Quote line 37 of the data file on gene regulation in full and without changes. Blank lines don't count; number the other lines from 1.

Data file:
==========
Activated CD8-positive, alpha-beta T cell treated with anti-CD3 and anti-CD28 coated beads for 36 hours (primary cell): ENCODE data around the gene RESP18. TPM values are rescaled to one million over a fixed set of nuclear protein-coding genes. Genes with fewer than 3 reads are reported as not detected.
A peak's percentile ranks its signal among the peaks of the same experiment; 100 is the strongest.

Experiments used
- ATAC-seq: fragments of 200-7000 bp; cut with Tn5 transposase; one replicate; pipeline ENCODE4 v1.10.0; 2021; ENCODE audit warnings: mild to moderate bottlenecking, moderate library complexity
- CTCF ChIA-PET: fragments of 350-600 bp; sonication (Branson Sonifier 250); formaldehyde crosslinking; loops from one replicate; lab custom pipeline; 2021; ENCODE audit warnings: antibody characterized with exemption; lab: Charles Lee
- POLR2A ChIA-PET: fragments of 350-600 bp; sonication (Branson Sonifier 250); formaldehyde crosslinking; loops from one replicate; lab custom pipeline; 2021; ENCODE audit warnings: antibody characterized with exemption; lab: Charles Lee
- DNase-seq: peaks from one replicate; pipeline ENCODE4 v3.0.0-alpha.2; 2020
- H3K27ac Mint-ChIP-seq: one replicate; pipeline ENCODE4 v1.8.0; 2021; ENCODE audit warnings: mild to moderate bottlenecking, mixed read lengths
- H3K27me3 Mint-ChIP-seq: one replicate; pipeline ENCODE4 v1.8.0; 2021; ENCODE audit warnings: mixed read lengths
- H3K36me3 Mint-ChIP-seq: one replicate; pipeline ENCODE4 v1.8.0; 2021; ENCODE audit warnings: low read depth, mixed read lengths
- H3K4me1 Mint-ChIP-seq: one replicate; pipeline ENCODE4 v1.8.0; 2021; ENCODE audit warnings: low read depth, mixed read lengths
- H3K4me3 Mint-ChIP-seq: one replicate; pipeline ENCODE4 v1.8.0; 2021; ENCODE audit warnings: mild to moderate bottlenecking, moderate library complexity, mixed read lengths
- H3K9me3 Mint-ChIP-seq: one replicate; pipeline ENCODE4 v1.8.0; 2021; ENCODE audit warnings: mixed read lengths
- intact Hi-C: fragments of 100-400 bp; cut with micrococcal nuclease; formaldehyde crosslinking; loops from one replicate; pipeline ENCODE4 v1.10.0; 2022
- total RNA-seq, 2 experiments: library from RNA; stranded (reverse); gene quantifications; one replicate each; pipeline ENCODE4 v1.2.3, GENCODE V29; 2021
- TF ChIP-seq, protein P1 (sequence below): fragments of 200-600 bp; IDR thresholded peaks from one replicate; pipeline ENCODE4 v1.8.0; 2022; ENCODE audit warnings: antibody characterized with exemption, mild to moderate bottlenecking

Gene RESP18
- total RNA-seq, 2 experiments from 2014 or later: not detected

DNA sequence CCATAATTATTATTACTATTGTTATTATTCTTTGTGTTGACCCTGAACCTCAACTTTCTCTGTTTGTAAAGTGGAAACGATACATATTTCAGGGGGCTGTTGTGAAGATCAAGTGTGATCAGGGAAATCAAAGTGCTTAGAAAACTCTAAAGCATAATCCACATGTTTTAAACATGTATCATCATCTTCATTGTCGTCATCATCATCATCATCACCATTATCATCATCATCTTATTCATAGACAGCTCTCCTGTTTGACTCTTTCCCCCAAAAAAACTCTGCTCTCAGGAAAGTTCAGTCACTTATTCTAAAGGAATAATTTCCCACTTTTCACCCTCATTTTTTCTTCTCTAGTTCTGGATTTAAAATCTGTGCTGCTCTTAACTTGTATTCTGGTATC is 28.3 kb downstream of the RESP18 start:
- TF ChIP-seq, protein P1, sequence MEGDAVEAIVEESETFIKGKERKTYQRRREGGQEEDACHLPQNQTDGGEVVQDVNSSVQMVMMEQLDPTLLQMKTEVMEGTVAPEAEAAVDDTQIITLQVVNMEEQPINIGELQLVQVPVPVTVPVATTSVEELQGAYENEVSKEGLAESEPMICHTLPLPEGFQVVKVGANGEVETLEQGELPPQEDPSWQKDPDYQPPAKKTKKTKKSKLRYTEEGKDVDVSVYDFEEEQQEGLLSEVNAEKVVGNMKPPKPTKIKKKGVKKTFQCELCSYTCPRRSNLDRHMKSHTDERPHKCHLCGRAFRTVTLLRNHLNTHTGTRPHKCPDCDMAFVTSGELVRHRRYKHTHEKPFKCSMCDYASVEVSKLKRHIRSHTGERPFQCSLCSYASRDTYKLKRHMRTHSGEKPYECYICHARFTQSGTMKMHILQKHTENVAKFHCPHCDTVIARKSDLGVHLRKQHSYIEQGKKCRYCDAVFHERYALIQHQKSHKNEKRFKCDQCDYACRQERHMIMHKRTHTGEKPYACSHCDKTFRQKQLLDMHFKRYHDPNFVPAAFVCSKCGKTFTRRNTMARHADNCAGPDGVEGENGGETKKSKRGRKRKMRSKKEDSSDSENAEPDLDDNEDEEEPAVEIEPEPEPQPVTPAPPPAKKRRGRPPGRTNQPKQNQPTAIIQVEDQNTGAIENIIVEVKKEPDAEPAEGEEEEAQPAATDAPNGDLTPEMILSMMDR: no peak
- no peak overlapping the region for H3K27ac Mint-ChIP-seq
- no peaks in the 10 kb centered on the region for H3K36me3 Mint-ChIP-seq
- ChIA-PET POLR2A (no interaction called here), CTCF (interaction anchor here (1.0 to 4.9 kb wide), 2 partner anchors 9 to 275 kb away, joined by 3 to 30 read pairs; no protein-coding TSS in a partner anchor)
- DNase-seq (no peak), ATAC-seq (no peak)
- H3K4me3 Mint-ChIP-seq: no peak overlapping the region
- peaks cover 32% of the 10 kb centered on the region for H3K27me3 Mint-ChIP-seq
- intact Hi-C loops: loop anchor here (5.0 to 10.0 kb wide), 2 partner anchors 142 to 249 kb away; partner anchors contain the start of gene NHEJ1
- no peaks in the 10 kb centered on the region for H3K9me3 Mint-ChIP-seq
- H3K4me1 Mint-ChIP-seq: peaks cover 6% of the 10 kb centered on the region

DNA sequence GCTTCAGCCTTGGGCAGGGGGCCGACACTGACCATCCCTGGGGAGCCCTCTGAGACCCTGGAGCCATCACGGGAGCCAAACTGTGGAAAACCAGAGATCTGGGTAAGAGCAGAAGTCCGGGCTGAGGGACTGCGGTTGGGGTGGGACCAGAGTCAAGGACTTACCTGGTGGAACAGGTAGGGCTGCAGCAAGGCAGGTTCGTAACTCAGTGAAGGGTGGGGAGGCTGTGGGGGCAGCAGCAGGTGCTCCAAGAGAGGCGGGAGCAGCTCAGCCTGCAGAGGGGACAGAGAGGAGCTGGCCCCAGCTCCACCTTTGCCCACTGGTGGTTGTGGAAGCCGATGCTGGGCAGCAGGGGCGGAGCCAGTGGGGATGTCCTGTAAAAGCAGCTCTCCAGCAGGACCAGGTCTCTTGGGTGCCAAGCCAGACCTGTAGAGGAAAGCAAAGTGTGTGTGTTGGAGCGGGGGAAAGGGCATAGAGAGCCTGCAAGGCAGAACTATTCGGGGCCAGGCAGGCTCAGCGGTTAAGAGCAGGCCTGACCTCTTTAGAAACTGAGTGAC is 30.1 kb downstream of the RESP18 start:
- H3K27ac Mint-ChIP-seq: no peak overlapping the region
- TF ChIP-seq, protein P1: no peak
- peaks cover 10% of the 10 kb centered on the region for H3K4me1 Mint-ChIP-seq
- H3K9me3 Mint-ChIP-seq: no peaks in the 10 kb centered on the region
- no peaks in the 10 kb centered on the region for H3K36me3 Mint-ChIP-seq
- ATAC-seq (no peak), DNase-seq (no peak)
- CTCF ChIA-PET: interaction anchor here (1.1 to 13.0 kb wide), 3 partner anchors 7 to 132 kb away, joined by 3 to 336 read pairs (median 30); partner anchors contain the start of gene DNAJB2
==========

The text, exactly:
- CTCF ChIA-PET: interaction anchor here (1.1 to 13.0 kb wide), 3 partner anchors 7 to 132 kb away, joined by 3 to 336 read pairs (median 30); partner anchors contain the start of gene DNAJB2